OAKLAND, CA—At $2.2 trillion, the Coronavirus Aid, Relief and Economic Security Act passed one month ago far surpasses any economic stimulus program in US history. While the government acted swiftly to pass the legislation, the real estate industry and consumers are slowing starting to understand how effectively it will be able to provide assistance to all who need it.
The stimulus package aids renters in unprecedented ways such as moratoriums on evictions even if rent is not paid. But there is a void about what this means for rental home owners. These owners depend on timely rent payments in order to cover expenses such as property taxes, mortgages, insurance, HOA fees, repair and maintenance costs, etc.
Contrary to popular belief, 95% of the nation’s rental home stock is owned by individuals, not large institutions. In California, one in eight residents (nearly 1.7 million people) own rental properties and 30% of single-family rentals have been owned by the same person for at least 25 years, according to online marketplace, Roofstock. While it is possible this type of owner enjoys a lower tax basis or tax payments and perhaps doesn’t have a mortgage, this may also be a retiree who depends on the rent as a primary source of income.
Census Bureau data reports the average American renter allocates roughly 30% of monthly income toward rent. In addition, the Joint Center for Housing Studies of Harvard University estimates that the percentage is even higher for lower income households, where 72% of renters in the lowest income segment allocated more than 50% of monthly income to rent. Already without much of a cushion under normal circumstances, if these tenants are among the 22.5 million people who have filed for unemployment in the last several weeks, this could quickly create a situation where paying the rent becomes a challenge.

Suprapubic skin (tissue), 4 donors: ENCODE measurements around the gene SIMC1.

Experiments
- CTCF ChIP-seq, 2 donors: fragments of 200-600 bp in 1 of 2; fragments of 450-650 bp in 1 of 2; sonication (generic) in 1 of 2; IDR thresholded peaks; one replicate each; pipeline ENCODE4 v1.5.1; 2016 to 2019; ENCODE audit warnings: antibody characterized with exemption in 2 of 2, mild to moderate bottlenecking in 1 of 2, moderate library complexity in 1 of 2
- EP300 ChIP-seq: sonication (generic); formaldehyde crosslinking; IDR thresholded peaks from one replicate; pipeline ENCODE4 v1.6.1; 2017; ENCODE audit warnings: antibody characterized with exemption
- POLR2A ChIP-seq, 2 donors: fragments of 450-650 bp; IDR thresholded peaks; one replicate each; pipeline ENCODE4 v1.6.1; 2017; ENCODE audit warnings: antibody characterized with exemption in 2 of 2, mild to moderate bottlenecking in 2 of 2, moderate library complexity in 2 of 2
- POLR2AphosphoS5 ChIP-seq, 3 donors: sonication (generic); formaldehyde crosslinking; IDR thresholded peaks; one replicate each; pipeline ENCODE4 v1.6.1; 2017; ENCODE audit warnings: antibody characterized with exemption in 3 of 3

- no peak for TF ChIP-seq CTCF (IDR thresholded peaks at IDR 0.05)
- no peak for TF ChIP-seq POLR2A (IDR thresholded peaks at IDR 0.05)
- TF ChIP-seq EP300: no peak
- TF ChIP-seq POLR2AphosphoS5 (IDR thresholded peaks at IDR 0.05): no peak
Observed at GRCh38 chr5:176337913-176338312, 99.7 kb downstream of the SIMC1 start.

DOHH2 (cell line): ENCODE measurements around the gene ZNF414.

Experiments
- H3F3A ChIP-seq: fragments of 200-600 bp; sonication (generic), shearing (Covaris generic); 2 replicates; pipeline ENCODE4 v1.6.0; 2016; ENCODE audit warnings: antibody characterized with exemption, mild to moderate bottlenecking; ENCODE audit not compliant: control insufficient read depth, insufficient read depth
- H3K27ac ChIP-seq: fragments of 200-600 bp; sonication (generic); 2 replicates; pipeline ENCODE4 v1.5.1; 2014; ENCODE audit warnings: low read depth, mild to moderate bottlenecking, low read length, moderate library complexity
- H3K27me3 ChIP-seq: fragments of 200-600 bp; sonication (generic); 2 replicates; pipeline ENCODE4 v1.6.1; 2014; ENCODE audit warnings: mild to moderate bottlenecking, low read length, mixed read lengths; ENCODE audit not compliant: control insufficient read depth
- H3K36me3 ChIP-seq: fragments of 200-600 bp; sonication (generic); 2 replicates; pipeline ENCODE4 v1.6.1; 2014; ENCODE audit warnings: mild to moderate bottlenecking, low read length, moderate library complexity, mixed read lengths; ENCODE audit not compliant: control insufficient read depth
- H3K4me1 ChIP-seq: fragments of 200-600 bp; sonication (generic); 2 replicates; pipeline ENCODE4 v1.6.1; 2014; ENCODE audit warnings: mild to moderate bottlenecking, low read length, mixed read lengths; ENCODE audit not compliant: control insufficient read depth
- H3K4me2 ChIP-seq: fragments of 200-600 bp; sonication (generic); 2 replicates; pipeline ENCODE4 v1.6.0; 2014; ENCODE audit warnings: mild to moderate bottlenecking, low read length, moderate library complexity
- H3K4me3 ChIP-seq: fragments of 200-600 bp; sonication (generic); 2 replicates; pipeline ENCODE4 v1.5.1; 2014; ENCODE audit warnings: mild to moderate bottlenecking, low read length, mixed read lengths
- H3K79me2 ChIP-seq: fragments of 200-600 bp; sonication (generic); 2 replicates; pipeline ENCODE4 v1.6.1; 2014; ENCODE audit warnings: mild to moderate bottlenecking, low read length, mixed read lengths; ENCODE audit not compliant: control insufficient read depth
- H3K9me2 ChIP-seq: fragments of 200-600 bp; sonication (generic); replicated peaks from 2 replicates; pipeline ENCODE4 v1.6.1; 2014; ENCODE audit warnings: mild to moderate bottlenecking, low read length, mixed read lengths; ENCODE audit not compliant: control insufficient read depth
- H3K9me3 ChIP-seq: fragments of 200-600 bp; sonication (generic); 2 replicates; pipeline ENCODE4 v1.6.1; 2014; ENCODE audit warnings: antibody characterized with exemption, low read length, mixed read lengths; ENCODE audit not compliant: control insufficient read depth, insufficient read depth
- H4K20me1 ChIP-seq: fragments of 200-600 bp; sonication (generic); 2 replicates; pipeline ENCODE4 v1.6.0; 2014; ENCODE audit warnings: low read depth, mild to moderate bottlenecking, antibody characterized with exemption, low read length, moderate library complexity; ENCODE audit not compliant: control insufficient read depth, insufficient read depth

What happens if a rental home owner does not receive rent and also has no cushion to fall back on? Many of these individual rental owners are essentially small business owners and this rent provides the income to meet the rental home’s costs and expenses, such as taxes and insurance.
However, unlike a certified small business, there isn’t a credit line or much spare cash to lean on when rents aren’t paid, especially for continuous months. In a worst-case scenario when there is no rental income for a sustained period of time, the owner could lose the home. In the event of heightened unemployment for an extended period of time, it is unquestionable that the risk of widespread non-payment of rents would increase, says Roofstock.
Unfortunately, property owners have been stuck in the middle between lenders and tenants. This could impact renters, owners and communities heavily, even in the short term, having trickle-down consequences for the community and the availability of rental properties.
As the economic fallout of COVID-19 continues, Gary Beasley CEO and co-founder of Roofstock, proposes policy solutions to help mom and pop landlords and individual property owners stay afloat while still protecting the tenant. Roofstock proposes solutions including a voucher program similar to Section 8 that provides subsidized rent assistance.
“Rather than give a lump sum of money that can be used for anything, landlords would get a portion for housing expenses,” Beasley tells GlobeSt.com. “In this process, landlords could register their properties in a database which would be tied to releasing funds for use during the COVID or any downturn. This fund would cover this obligation and its ripple effects.”
For implementation to be quickly successful, the processing burden will likely need to fall on the rental owners and/or property managers, but technology could ease the way by quickly creating a self-serve approval process. Another benefit with this approach is that even if the renter is unable to make rental payments, merely knowing that some rental income would be coming could give the rental home owner confidence to continue with normal upkeep and ownership of the property.
“We just want to make sure that landlords are part of the conversation,” Beasley tells GlobeSt.com.